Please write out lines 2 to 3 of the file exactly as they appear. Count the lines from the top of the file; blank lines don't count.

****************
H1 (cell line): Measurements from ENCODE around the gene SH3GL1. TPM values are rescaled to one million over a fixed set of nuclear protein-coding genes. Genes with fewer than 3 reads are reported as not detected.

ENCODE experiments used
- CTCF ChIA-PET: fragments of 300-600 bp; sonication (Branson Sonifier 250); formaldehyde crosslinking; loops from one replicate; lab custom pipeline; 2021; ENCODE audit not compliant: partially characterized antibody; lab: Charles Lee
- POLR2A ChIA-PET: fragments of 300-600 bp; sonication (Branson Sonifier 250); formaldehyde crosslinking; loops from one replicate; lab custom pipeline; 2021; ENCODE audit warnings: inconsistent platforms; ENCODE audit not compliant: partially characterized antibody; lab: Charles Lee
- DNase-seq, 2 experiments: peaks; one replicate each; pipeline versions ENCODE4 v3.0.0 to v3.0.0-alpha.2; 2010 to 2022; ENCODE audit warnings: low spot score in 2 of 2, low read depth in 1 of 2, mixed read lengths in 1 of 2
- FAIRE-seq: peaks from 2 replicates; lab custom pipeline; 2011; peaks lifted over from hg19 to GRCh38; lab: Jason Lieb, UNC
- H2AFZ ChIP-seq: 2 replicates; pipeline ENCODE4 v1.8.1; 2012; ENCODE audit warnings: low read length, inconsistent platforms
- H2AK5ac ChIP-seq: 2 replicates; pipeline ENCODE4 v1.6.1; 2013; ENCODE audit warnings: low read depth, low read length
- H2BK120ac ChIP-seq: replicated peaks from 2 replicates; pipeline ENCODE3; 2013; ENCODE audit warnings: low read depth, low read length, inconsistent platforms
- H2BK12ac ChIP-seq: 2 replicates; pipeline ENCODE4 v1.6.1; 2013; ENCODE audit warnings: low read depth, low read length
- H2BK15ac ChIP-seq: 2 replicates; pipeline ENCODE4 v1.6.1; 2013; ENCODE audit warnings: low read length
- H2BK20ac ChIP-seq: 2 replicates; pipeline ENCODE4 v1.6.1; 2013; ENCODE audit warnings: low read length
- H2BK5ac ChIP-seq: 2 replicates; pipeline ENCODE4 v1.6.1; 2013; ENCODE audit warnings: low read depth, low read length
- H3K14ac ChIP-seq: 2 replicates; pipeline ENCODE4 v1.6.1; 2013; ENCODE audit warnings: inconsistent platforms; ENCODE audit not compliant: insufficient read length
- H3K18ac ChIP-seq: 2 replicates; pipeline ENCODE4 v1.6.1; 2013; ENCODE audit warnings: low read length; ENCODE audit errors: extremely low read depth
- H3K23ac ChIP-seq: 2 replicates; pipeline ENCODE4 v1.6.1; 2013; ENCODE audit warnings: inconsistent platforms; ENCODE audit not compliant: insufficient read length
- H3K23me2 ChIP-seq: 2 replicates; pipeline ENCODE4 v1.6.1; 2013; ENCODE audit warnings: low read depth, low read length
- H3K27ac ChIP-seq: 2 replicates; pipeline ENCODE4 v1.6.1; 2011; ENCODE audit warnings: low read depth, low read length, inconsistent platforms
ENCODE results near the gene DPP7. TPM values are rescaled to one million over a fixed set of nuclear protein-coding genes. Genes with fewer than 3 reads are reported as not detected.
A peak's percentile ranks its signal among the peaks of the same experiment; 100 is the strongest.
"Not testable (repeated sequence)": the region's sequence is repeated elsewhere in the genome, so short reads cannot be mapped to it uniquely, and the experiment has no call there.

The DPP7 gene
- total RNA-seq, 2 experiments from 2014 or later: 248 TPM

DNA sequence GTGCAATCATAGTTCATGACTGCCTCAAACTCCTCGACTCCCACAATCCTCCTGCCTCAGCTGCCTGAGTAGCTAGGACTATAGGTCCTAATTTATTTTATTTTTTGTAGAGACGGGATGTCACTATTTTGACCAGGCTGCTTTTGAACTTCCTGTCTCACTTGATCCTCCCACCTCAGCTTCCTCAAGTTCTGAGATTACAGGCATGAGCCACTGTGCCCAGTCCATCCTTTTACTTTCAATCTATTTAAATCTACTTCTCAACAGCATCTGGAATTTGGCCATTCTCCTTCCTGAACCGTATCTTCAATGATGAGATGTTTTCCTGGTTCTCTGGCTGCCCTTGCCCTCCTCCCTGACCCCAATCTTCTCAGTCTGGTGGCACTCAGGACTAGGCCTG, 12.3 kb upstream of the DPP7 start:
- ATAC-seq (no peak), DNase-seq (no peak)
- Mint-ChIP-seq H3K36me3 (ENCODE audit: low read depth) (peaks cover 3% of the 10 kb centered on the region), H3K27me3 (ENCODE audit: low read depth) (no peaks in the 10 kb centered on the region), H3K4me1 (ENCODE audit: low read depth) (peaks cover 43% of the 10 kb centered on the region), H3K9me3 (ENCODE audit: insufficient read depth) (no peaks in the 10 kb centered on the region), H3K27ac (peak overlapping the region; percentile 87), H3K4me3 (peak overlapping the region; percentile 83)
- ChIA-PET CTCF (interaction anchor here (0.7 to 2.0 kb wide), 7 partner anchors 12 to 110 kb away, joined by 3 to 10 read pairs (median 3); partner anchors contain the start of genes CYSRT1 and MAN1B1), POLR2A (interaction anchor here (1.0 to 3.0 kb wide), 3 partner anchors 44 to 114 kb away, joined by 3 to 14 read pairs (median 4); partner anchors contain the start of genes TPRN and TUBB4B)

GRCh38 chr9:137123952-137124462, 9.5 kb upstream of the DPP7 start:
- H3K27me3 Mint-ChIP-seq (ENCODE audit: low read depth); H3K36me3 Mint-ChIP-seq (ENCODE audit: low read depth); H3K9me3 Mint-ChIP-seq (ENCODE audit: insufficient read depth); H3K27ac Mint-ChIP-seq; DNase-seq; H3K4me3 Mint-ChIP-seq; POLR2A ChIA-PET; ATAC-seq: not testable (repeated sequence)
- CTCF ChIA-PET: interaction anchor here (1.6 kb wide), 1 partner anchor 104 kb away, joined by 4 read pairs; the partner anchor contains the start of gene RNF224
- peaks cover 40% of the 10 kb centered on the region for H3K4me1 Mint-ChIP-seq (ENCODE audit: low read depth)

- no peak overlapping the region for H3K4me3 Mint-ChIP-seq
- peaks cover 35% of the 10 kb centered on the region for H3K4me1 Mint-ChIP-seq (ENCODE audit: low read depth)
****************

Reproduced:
ENCODE experiments used
- CTCF ChIA-PET: fragments of 300-600 bp; sonication (Branson Sonifier 250); formaldehyde crosslinking; loops from one replicate; lab custom pipeline; 2021; ENCODE audit not compliant: partially characterized antibody; lab: Charles Lee